Probes of Near-Field Optical Microscopy
Who is speaking?
Who is he talking about?
Where were they?
Why were the dialogues so stiff?
Did they really challenge him about his name?
Is it AM or FM or PM or SM?
Did you sign your name?
How many times did you sign?
Was it in the triangle?
Can you show it without telling?
How does this advance your story?
Aren’t the lists too static?
Aren’t you trying too hard?
Did you go through a dictionary?
Did you go through a dictator?
Did the gate open?
Is there a plot?
Who were the masterminds behind it?
Must you twist your story to please prick heads and pussy stomach?
Is this happening before or after?
Is it him or her?
Is the gender switch by accident?
He didn’t open his eyes or all was imagined?
How long was the line on the boulevard?
How did they break the cordon line?
What’s the rationale behind the line break?
Where is the gist of the line?
Where is it going?
Why are the quotation marks missing?
Why are you against the editorial line?
Have you swallowed enough red-inked shits?
Are you in line with the center?
What’s the real purpose of your strike?
How far do you plan to take this strike?
Can you imagine the consequences of the present tense?
How could we what?
Why have we come?
Why do we come only now?
Couldn’t you see it coming?
Can’t you see the bottom line?
Can we work together on it?
What do I mean?
Are you trying so hard to impress?
Why are they wasted?
Can a giant panda swear?
Can a giant panda talk about depleting forest?
Can a baby giant panda know about androgen?
Aren’t they translated from an alien speech?
Is there any common denominator among different tongues?
Was he really screaming loud?
Was it internal uttering?
Can you tone it down?
Why are you so fond of the long sentence?
How long is a long sentence?
What sentence are you referring to?
What’s the law dictating the sentence?
So he died?
Are the letters just placeholders?
What’s the deal with Scandinavia?
Is this meant to refer to the geographical area?
Were there two statues in the Square?
Are D and S fictional characters?
How many times did you go?
Did you go there with others?
Did you go there from the east or the west?
Why did you run away?
What’s the point of repetition?
What exactly happened?
Did you see the carnage?
Are you still shaking?
When did it start?
What was the song?
Did it rain?
Was it blue or yellow?
Where is the price tag of freedom?
Did you throw the bottles?
Did you throw the basins?
Have you turned in your films?
Have you learned your lessons?
Is the world all that is the bookcase?
Do you know how to hold your tongue?
Do you know where to stick your ass?
Do I have a case?
Wang's "Mad Science in Imperial City" was the winner of 2006 Asian American Literary Award.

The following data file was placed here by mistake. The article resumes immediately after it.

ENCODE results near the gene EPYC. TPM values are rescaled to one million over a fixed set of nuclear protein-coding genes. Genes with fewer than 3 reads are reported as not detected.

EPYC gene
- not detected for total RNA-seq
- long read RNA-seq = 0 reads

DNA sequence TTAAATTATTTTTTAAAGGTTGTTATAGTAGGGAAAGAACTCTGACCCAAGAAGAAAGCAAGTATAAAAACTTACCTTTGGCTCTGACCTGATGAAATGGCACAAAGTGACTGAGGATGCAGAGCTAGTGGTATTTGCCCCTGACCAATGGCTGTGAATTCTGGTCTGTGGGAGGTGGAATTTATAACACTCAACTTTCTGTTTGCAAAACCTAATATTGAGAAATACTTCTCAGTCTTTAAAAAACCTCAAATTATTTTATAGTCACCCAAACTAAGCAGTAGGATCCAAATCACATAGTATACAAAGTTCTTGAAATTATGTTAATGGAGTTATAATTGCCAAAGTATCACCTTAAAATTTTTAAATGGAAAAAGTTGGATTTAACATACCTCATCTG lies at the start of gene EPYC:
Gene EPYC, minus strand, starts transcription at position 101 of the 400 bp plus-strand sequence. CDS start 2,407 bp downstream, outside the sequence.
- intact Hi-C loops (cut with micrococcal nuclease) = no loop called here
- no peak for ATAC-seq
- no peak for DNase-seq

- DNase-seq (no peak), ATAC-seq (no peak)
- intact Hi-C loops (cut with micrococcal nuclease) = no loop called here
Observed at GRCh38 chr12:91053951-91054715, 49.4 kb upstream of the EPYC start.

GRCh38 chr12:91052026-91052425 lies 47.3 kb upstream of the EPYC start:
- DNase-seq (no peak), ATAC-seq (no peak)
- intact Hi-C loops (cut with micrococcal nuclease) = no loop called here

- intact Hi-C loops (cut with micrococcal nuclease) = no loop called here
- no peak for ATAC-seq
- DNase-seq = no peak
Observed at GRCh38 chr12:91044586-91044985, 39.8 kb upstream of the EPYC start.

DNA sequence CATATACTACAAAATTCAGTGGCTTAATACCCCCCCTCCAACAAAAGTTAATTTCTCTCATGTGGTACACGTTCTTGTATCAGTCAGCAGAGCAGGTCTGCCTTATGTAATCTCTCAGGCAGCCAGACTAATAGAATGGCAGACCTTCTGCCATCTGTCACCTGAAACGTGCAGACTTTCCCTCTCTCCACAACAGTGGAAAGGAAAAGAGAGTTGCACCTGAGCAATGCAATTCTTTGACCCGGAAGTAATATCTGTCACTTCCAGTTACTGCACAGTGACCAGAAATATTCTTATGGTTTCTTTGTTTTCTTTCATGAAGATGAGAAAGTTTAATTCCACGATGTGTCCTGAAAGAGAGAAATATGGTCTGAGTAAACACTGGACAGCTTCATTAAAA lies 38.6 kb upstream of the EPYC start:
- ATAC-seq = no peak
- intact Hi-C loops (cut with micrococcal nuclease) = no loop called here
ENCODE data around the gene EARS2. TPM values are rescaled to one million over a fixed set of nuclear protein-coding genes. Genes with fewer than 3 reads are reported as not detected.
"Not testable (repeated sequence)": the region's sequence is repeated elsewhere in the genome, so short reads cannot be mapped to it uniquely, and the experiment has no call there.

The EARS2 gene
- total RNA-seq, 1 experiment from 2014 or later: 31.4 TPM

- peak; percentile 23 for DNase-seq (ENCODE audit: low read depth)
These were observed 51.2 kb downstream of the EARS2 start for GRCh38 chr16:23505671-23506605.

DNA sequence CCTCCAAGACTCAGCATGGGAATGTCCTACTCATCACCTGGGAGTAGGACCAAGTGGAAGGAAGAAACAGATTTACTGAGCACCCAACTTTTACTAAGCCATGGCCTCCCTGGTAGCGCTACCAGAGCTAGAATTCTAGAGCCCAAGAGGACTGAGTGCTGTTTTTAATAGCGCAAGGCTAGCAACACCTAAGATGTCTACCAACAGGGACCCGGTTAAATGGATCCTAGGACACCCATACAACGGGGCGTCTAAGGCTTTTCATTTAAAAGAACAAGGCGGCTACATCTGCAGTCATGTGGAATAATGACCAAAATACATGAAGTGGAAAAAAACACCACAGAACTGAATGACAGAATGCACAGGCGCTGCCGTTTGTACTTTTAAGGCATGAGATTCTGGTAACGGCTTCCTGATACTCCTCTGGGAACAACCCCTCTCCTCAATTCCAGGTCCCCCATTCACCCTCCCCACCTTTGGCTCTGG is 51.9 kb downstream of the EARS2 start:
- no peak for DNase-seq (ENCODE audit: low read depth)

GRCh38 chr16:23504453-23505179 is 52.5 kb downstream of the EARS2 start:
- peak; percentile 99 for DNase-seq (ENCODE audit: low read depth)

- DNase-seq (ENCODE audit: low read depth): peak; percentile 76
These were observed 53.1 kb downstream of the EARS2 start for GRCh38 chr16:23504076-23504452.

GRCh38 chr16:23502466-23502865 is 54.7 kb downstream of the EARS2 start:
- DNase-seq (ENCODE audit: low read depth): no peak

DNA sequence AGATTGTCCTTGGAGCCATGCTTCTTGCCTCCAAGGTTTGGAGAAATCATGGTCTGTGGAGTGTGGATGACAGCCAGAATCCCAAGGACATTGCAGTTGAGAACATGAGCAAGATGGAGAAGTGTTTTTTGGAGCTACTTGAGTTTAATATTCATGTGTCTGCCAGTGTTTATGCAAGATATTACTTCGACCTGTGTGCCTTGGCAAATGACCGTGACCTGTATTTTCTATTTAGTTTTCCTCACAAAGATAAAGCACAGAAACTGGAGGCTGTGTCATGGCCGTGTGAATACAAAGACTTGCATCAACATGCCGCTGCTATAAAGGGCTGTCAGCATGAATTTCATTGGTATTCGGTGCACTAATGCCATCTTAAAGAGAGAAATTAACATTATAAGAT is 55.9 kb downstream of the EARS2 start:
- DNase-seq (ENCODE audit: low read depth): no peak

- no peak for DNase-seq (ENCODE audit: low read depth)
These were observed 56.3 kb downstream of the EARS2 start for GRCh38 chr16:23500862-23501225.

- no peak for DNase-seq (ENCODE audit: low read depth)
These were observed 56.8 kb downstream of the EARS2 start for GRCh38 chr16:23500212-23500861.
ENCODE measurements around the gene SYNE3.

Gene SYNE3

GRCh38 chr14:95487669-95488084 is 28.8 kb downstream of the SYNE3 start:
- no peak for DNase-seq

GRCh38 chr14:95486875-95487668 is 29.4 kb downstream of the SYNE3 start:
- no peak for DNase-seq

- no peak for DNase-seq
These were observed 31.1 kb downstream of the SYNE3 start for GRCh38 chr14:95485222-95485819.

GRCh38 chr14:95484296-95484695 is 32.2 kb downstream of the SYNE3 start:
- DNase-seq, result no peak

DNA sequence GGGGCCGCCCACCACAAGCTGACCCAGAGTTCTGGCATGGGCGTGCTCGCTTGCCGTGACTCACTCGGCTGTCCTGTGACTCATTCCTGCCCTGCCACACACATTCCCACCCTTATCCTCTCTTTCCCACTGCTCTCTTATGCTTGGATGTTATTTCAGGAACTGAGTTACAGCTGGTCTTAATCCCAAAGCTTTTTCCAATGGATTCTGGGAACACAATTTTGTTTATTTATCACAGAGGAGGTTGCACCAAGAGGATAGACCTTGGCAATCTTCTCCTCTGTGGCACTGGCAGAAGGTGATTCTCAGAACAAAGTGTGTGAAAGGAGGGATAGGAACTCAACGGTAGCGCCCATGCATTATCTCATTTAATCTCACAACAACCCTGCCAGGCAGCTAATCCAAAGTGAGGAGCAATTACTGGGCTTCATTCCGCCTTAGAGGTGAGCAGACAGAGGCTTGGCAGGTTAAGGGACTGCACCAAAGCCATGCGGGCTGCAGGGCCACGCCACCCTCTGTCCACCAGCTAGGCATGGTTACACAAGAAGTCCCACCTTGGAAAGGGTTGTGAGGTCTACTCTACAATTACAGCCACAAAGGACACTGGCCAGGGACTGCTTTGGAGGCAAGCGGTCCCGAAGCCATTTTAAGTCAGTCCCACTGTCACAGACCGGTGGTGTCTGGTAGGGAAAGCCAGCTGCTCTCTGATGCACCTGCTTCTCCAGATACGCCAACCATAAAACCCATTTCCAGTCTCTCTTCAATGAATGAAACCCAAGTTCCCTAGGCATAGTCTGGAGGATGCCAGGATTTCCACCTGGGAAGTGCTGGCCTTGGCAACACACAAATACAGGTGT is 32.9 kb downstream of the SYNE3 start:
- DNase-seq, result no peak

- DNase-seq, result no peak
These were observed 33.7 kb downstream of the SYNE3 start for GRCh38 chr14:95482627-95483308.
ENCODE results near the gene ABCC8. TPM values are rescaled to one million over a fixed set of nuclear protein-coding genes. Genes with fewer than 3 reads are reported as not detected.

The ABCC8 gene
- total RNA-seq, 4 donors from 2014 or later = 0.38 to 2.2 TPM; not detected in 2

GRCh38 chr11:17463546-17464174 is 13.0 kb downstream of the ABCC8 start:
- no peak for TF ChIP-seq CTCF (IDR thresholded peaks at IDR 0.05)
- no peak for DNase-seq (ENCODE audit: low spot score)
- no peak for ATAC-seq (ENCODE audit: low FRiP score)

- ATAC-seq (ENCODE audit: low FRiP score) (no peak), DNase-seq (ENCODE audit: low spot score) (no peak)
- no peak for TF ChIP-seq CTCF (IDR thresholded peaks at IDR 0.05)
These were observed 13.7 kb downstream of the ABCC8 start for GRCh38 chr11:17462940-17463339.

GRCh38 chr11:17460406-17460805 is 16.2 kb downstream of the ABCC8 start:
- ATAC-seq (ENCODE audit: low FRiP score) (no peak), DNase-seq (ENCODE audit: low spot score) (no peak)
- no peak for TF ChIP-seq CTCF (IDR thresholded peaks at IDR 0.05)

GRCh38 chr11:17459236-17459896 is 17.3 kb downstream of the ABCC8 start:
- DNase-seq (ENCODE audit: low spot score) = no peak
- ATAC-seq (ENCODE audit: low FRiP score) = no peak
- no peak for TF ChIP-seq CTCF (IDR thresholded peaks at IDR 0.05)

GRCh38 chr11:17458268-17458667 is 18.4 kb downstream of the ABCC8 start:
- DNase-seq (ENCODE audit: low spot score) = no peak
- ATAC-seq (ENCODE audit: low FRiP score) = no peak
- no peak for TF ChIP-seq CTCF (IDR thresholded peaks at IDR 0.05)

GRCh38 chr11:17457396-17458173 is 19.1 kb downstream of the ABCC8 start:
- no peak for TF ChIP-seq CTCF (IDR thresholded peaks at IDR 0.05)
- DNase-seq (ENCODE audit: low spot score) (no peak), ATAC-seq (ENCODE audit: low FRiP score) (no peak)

Returning: Hank Lazer’s field recordings of mind in morningReview by Joel Chace
DEC 21-JAN 22 | Poetry
Hank Lazers remarkable new poetry collection, field recordings of mind in morning, is a sequence of chants rung upon the constants and the changes of his returns to a place that offers solace and restoration.
Past and Present for a Creative FutureBy Charlotte Kent
MARCH 2023 | Art and Technology
Two museum shows opened in February about art and technology that, combined, span the last seventy years and present some of the different discourses surrounding the convergence of these two fields. Ill Be Your Mirror: Art and the Digital Screen, curated by Alison Hearst at The Modern Museum of Fort Worth presents nearly every contemporary medium from paintings and installations to games and face filters in an expansive exhibition of fifty artists across twelve sections touching on some of the major psycho-social outcomes of our mediated landscape. Coded: Art Enters the Computer Age 1952-1982, curated by Leslie Jones at LACMA includes prints, video, textiles and sculptural objects that admirably present a historical trajectory of artists experimentations with the possibilities of computational devices across those early years, when design limitations foregrounded composition and structure. Those constraints also contributed, occasionally, to a kind of didacticism, for which the field remains frequently derided.
four from field recordings of mind in morningBy Hank Lazer
JUL-AUG 2021 | Poetry
Hank Lazer’s poems in the Brooklyn Rail are from his forthcoming book field recordings of mind in morning (BlazeVOX), which will include links to musical improvisations with composer and banjo player Holland Hopson. Lazer has published thirty-one books of poetry, including COVID 19 SUTRAS (2020, Lavender Ink), Slowly Becoming Awake (N32) (2019, Dos Madres Press), Poems That Look Just Like Poems (2019, PURH – one volume in English, one in French), Evidence of Being Here: Beginning in Havana (N27), (2018, Negative Capability Press), and Thinking in Jewish (N20) (2017, Lavender Ink). In 2015, Lazer received Alabama’s most prestigious literary prize, the Harper Lee Award, for lifetime achievement in literature.
Strikethrough: Typographic Messages of ProtestBy Faride Mereb
DEC 22–JAN 23 | Art Books
Published to accompany an exhibition at Letterform Archive curated by Silas Munro, this is one of the first books to focus on how protest is visually represented through typography. But it would be naive to think that one volume could fill in the gaps created by years of censorship of an entire field, especially when those gaps result from a deeper structural issue like institutional whiteness.